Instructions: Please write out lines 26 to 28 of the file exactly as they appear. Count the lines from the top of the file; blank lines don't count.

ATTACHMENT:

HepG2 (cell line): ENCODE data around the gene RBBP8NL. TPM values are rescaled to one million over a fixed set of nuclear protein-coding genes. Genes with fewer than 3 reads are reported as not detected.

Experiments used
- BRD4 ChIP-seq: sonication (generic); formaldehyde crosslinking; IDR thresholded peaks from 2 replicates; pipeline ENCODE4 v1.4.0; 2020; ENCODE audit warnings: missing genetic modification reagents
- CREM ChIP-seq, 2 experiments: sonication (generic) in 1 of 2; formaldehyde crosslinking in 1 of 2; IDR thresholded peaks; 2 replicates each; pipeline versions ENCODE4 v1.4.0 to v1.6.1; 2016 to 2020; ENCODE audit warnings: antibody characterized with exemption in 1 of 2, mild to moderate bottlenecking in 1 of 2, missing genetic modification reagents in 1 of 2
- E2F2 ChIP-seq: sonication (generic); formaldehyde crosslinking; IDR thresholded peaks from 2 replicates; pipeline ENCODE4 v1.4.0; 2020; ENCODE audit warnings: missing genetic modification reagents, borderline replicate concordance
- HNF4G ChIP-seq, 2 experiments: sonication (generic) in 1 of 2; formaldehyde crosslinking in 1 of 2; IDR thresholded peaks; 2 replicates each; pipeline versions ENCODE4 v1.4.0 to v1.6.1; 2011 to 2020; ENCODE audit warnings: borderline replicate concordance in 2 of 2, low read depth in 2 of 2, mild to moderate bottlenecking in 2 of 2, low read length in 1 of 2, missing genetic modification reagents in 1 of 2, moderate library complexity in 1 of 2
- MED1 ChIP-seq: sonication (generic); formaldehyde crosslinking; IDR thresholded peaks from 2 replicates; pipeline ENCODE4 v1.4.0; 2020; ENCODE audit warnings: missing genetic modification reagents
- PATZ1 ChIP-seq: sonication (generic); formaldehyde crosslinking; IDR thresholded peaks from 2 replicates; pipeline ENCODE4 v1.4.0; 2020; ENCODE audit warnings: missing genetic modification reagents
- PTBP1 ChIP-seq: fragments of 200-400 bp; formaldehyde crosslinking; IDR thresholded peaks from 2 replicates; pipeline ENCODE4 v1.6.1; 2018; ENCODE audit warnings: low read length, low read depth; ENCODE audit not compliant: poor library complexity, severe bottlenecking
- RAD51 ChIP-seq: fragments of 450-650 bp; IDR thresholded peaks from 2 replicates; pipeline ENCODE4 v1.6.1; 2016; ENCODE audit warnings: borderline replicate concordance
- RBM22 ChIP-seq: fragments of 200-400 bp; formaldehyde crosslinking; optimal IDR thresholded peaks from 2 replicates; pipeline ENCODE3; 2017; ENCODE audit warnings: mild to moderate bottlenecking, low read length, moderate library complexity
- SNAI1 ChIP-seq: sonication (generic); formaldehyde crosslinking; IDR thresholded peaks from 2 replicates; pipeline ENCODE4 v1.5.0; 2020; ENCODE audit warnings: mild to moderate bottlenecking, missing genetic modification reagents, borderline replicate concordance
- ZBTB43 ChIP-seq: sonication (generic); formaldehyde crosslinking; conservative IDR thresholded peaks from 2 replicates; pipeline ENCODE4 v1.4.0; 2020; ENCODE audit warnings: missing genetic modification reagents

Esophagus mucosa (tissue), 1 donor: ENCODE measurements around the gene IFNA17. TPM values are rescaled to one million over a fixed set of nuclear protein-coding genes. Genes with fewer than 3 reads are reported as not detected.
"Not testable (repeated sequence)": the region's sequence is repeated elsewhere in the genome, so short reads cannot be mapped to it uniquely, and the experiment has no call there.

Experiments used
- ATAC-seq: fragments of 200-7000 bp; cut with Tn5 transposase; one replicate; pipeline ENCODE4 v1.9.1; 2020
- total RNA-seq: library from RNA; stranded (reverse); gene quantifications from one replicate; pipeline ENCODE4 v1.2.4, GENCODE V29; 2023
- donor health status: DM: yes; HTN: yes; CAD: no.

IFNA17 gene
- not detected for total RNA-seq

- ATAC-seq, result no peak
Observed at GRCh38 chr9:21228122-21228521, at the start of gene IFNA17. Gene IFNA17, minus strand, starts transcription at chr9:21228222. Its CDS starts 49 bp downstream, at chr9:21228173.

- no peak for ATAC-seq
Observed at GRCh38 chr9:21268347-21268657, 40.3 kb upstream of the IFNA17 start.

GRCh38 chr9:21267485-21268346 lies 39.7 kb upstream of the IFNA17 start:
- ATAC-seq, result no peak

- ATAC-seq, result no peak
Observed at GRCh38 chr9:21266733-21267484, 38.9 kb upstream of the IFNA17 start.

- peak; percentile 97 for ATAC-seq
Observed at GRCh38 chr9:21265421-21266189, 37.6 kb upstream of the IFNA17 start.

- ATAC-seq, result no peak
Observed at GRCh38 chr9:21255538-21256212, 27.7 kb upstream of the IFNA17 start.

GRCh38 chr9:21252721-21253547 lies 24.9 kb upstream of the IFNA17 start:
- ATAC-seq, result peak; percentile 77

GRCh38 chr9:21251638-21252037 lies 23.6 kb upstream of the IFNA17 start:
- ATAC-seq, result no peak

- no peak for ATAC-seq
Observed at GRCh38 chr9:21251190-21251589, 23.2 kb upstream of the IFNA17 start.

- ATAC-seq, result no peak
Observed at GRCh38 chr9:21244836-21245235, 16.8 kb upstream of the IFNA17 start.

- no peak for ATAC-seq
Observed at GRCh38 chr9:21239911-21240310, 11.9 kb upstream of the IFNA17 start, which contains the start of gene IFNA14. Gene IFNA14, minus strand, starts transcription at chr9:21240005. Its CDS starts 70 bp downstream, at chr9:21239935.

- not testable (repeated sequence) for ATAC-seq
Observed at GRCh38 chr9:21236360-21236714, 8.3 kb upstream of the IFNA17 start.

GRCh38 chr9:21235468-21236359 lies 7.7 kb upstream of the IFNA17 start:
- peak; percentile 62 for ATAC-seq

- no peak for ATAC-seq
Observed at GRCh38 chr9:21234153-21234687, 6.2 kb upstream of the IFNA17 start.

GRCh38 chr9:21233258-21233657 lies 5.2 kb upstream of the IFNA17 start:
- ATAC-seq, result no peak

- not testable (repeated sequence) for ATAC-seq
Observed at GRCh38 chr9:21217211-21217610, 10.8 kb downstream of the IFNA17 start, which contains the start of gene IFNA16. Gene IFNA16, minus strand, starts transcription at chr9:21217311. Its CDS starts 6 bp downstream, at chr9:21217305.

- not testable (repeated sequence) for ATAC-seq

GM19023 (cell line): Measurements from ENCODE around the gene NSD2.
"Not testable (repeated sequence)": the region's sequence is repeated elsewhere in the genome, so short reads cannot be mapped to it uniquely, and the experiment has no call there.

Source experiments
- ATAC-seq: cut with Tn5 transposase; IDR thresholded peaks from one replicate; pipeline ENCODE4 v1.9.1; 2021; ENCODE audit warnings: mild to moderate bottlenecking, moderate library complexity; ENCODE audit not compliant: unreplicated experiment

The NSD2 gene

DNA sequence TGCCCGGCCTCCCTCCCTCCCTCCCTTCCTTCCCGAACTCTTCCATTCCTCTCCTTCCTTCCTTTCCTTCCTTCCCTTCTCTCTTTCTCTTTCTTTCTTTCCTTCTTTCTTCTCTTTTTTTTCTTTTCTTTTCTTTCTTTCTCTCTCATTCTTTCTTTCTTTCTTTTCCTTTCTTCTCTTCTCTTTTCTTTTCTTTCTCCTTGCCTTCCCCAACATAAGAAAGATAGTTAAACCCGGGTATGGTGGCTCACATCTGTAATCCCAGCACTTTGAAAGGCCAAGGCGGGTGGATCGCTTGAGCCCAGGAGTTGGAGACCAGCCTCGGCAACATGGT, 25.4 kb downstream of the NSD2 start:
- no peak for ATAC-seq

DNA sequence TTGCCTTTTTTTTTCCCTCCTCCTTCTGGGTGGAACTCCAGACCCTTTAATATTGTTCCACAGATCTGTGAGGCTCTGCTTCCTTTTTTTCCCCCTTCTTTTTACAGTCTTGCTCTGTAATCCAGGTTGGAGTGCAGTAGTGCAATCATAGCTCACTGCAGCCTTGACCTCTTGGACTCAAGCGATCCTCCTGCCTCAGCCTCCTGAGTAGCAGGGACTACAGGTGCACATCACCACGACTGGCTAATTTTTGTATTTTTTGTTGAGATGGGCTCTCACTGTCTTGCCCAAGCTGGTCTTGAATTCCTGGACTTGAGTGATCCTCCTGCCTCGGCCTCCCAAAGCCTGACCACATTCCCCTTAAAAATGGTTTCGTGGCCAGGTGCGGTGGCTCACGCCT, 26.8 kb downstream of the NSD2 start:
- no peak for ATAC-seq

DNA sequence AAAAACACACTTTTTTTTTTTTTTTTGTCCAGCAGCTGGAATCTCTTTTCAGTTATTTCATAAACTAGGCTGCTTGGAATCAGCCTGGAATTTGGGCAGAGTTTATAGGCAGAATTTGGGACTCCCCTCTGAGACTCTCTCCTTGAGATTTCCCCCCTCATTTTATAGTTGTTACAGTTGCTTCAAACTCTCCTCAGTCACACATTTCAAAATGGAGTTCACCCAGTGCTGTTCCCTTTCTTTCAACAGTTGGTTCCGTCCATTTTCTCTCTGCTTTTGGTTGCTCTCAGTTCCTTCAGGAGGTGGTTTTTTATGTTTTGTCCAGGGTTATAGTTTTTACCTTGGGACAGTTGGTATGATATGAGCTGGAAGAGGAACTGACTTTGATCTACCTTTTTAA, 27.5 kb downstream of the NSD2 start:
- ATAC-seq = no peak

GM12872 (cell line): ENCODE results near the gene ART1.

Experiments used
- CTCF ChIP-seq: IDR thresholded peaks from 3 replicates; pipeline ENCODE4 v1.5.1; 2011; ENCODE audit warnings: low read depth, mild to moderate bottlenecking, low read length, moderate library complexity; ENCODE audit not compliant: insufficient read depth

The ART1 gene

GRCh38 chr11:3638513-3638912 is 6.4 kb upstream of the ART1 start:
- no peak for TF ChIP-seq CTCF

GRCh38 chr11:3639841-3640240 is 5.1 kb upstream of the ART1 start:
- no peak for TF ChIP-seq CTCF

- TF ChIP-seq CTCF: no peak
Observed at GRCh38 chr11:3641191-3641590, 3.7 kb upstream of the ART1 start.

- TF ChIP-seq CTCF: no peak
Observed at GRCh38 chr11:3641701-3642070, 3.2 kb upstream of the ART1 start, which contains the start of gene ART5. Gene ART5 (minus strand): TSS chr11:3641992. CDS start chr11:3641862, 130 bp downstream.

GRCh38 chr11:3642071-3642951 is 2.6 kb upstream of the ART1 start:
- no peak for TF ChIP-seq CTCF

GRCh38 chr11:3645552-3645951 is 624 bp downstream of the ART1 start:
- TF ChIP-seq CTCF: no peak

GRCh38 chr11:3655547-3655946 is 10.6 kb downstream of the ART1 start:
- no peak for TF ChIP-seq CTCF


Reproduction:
GRCh38 chr9:21267485-21268346 lies 39.7 kb upstream of the IFNA17 start:
- ATAC-seq, result no peak

- ATAC-seq, result no peak